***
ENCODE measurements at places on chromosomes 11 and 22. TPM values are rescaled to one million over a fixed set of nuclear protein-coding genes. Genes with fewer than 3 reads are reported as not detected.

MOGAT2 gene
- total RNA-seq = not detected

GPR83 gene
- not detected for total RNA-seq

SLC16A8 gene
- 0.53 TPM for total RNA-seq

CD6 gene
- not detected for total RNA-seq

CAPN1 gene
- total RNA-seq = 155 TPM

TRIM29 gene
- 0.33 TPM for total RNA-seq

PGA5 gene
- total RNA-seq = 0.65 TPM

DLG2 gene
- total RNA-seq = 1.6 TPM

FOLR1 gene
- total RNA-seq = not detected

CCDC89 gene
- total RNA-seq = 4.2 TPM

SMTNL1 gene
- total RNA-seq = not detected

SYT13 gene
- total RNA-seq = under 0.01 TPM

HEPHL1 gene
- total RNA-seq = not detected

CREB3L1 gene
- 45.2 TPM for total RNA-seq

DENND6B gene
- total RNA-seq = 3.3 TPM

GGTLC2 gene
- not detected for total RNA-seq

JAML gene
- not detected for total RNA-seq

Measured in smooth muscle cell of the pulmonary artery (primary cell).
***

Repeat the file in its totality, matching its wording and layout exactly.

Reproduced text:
ENCODE measurements at places on chromosomes 11 and 22. TPM values are rescaled to one million over a fixed set of nuclear protein-coding genes. Genes with fewer than 3 reads are reported as not detected.

MOGAT2 gene
- total RNA-seq = not detected

GPR83 gene
- not detected for total RNA-seq

SLC16A8 gene
- 0.53 TPM for total RNA-seq

CD6 gene
- not detected for total RNA-seq

CAPN1 gene
- total RNA-seq = 155 TPM

TRIM29 gene
- 0.33 TPM for total RNA-seq

PGA5 gene
- total RNA-seq = 0.65 TPM

DLG2 gene
- total RNA-seq = 1.6 TPM

FOLR1 gene
- total RNA-seq = not detected

CCDC89 gene
- total RNA-seq = 4.2 TPM

SMTNL1 gene
- total RNA-seq = not detected

SYT13 gene
- total RNA-seq = under 0.01 TPM

HEPHL1 gene
- total RNA-seq = not detected

CREB3L1 gene
- 45.2 TPM for total RNA-seq

DENND6B gene
- total RNA-seq = 3.3 TPM

GGTLC2 gene
- not detected for total RNA-seq

JAML gene
- not detected for total RNA-seq

Measured in smooth muscle cell of the pulmonary artery (primary cell).